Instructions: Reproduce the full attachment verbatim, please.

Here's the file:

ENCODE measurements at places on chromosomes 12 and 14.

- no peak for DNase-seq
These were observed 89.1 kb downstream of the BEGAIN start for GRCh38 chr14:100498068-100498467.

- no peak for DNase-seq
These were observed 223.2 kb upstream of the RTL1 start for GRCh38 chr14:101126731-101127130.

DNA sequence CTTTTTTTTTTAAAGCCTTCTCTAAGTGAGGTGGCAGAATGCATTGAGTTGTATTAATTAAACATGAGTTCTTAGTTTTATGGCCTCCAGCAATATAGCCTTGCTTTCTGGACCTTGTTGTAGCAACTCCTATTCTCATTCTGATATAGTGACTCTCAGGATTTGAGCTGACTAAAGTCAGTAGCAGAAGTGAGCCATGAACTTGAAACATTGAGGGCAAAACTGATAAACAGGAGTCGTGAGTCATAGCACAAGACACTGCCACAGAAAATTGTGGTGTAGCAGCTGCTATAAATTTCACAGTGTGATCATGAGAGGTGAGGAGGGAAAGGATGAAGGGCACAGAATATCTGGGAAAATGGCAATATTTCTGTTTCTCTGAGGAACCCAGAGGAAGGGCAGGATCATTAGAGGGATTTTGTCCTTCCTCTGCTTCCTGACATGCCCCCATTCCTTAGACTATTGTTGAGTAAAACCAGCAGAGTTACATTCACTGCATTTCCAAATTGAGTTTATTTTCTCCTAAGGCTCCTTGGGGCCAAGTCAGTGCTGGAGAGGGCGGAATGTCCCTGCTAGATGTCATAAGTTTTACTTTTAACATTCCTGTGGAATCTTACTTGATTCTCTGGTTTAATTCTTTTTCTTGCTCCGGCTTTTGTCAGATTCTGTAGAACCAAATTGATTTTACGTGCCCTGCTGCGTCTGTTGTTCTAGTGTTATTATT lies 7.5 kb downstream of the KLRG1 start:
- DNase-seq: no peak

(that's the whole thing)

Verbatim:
ENCODE measurements at places on chromosomes 12 and 14.

- no peak for DNase-seq
These were observed 89.1 kb downstream of the BEGAIN start for GRCh38 chr14:100498068-100498467.

- no peak for DNase-seq
These were observed 223.2 kb upstream of the RTL1 start for GRCh38 chr14:101126731-101127130.

DNA sequence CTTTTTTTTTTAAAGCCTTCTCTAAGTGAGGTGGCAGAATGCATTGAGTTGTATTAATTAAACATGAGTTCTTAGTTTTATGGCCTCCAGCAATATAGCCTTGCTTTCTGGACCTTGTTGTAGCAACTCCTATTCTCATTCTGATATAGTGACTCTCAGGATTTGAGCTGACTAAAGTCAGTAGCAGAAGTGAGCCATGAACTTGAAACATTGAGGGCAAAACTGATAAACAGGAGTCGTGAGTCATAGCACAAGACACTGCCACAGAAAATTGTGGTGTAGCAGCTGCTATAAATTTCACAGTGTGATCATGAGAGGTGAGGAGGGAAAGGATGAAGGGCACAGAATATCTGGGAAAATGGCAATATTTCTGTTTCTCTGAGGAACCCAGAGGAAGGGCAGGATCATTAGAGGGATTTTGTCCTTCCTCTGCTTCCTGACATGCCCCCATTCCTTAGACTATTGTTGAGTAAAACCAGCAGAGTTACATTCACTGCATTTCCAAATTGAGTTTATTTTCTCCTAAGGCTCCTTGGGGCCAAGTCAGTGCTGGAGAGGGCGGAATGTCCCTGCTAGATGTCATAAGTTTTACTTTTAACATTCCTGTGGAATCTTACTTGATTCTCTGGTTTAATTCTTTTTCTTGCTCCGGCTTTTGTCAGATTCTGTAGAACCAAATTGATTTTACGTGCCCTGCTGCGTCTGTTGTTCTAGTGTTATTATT lies 7.5 kb downstream of the KLRG1 start:
- DNase-seq: no peak